Verse 6. As though they would have fetched w'eat) The sheth the king, and Abner the general, being dead, they king's stores were probably near his own dwelling; and I had no hope of maintaining a separate kingdom, and

same.

Ano ante

2 Also in time past, when Saul was king over 9 So David dwelt in the fort, and called it us, thou wast he that leddest out and brought the city of David. And David built round est in Israel: and the LORD said to thee, d Thou about from Milo and inward. shalt feed my people Israel, and thou shalt be a 10 And David - went on, and grew great, and captain over Israel.

the Lord God of hosts was with him. 3 . So all the elders of Israel came to the 11 | And Hiram king of Tyre i king to Hebron; fand King David made a sent messengers to David, and cedar an Exo let league with them in Hebron & before the trees, and carpenters, and u masons: LORD: and they anointe David king over and they built David a house.

1. Olyra? 37. Israel.

12 And David perceived that the Lord had 4 | David was thirty years old when he be- established him king over Israel, and that he gan to reign, hand he reigned forty years. had exalted his kingdom for his people Israel's

5 In Hebron he reigned over Judah i seven sake. years and six months; and in Jerusalem he 13 | And David took him more concubines reigned thirty and three years over all Israel and wives out of Jerusalem, after he was come and Judah.

from Hebron: and there were yet sons and 6 1 And the king and his men went k to Jeru- daughters born to David. salem unto Ithe Jebusites, the inhabitants of the 14 And w these be the names of those that land; which spake unto David, saying, Except were born unto him in Jerusalem : - Shammuah, thou take away the blind and the lame, thou and Shobab, and Nathan, and Solomon. shalt not come in hither : m thinking, David can 15 Ibhar also, and » Élishua, and Nepheg, not come in hither.

and Japhia, 7 Nevertheless, David took the strong-hold of 16 And Elishama, and · Eliada, and Eliphalet. Zion: n the same is the city of David.

17 Ta But when the Philistines heard AS 8 And David said on that day, Whosoever that they had anointed David king An Evad. L. getteth up to the gutter, and smiteth the over Israel, all the Philistines came up Jebusites, and the lame and the blind, that to seek David; and David heard of it, 1. Diyena l. are hated of David's soul, "he shall be chief band went down to the hold. and captain. p Wherefore they said, The 18 The Philistines also came and spread blind and the lame shall not come into the themselves in the valley of Rephaim. house.

19 And David « inquired of the LORD, saying,

Anno ante

c 1 Sam. 18. 13.-1 Sam. 16. 1, 12. Pan. 78. 71. See Ch. 7.7.-1 Chron. 11. 3. (2 Kings 11. 17.-- Judg. U il, 1 Sam. 23. 18--h 1 Chron. 26. 31. & 29. 27.-i Ch. 2 11. I Chron. 3. I-k Judg. 1. 21.-- Josh. 15. 63 Judg. 1. 8. & 19. 11, 12-m Or, saying David shall not, &c.-n Ver. 9. 1 Kings 2. 10. 8. 1. - 1 Chron. 11. 6, 9. p Or, because they had said, even the blind and the lame, He shall not come into

the house. --- Ver. 7. - Heb. went going and growing.-Kingo 5 2 1 Chron 16 1.-u feb. herders of the stone of the wall. --- Deul 17. 17. i Chroo. 3. 9. $143 w I Chron. 3. 5. & 11.4.-x Or, Shimea, I Chron. 3. 5.- Or, ELLA131, 1 Carca 3. 6.-2 Or, Becliado, 1 Chron. 14. 7.- I Chron. 11. 16. 11. &-b Chap 815 c Josh 15. 8. Isaí. 17. 5.- Chap. 2. 1. 1 Sam. 2.2, 4. & 30. 8.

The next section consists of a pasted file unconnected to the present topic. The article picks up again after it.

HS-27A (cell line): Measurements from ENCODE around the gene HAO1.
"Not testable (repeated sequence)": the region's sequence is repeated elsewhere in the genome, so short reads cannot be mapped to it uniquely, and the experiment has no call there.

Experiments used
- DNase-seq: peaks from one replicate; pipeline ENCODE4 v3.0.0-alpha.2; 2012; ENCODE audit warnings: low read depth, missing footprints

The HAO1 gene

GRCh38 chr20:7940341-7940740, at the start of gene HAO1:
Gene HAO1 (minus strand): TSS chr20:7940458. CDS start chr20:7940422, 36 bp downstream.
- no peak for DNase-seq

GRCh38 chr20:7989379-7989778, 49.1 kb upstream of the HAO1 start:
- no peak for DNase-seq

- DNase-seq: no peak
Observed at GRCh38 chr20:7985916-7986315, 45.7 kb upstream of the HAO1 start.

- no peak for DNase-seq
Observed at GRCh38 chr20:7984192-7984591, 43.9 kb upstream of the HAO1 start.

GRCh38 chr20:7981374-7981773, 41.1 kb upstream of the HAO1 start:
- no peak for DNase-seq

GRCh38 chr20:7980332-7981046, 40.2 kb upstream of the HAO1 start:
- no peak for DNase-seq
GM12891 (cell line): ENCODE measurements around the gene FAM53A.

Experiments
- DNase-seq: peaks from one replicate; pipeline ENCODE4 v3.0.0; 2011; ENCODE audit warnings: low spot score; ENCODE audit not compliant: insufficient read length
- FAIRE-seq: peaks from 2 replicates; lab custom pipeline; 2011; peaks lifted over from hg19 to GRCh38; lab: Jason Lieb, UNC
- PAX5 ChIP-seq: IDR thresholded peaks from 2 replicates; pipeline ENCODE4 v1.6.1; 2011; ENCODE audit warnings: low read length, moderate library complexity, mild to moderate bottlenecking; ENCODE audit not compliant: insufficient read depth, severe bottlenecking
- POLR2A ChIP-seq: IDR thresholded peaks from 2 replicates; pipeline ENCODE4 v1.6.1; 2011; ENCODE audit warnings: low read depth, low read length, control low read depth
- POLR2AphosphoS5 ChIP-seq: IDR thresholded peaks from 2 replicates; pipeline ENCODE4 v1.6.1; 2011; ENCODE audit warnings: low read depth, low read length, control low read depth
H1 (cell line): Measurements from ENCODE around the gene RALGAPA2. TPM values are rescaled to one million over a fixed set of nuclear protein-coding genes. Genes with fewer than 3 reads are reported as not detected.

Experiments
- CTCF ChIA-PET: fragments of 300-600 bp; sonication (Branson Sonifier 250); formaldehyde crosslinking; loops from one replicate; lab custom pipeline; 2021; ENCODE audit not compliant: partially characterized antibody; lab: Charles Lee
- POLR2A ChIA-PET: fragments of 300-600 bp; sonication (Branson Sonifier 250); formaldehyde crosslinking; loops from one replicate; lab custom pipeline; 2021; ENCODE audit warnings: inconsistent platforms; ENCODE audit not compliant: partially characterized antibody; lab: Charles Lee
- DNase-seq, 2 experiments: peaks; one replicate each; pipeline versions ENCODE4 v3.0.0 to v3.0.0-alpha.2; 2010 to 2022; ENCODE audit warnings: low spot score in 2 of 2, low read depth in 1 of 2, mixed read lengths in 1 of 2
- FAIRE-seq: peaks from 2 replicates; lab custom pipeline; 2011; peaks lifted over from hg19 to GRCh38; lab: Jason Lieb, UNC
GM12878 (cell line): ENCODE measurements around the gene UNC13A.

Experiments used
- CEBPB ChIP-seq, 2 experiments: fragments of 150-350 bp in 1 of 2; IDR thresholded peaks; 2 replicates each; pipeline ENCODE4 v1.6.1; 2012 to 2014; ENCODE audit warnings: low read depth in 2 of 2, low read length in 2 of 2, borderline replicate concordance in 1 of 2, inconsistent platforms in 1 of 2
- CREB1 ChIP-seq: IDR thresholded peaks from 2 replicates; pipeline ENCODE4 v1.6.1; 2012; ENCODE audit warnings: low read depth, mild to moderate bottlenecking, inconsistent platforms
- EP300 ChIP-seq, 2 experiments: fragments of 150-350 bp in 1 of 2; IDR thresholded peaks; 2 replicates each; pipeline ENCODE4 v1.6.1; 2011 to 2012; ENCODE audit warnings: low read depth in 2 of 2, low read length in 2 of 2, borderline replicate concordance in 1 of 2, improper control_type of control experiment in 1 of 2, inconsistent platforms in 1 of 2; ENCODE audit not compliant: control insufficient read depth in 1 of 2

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of this city:

therefore thought it better to submit to David's authority. thinking, David cannot come in hither. Ver. & And they founded their resolution on three good argu- K. by saying, "Darid shall not come in hither." Ver. 8. ments :-- 1. David was their own countryman; we are thy

And David said-Whosoever getteth up to the gutter, bone, and thy flesh. 2. Even in Saul's time David had K. And David said-Whosoever smileth 'the Jebusites been their general; and had always led them to victory: and smiteth the Jebusites, and the lame and the blind,

Thou wast he that leddest out and broughtest in Israel. K. and, through the subterraneous passage, reacheth the 3. God had appointed him to the kingdom, to govern and that are hated of David's soul, wherefore they said, protect the people-The Lord said to thee, Thou shalt K. lame and the blind, who hate the life of Darid, loefeed my people, and be a captain over Israel.

The blind and the lame shall not come into the Verse 3. They anointed David king] This was the K. cause the blind and the lame said, " He shall not third time that David was anointed, having now taken house. possession of the whole kingdom.

K, come into the house,) shall be chief and captain. Verse 6. The king and his men went to Jerusalem] This city was now in the hands of the Jebusites : but how K. So Joab, the son of Zeruiah, went up first, and they got possession of it is not known; probably they took it during the wars between Ish-bosheth and David. After K. was chief. Joshua's death, what is called the lower city was taken by Verse 11. Hiram king of Tyre] He was a very the Israelites : and it is evident that the whole city was in friendly man; and no doubt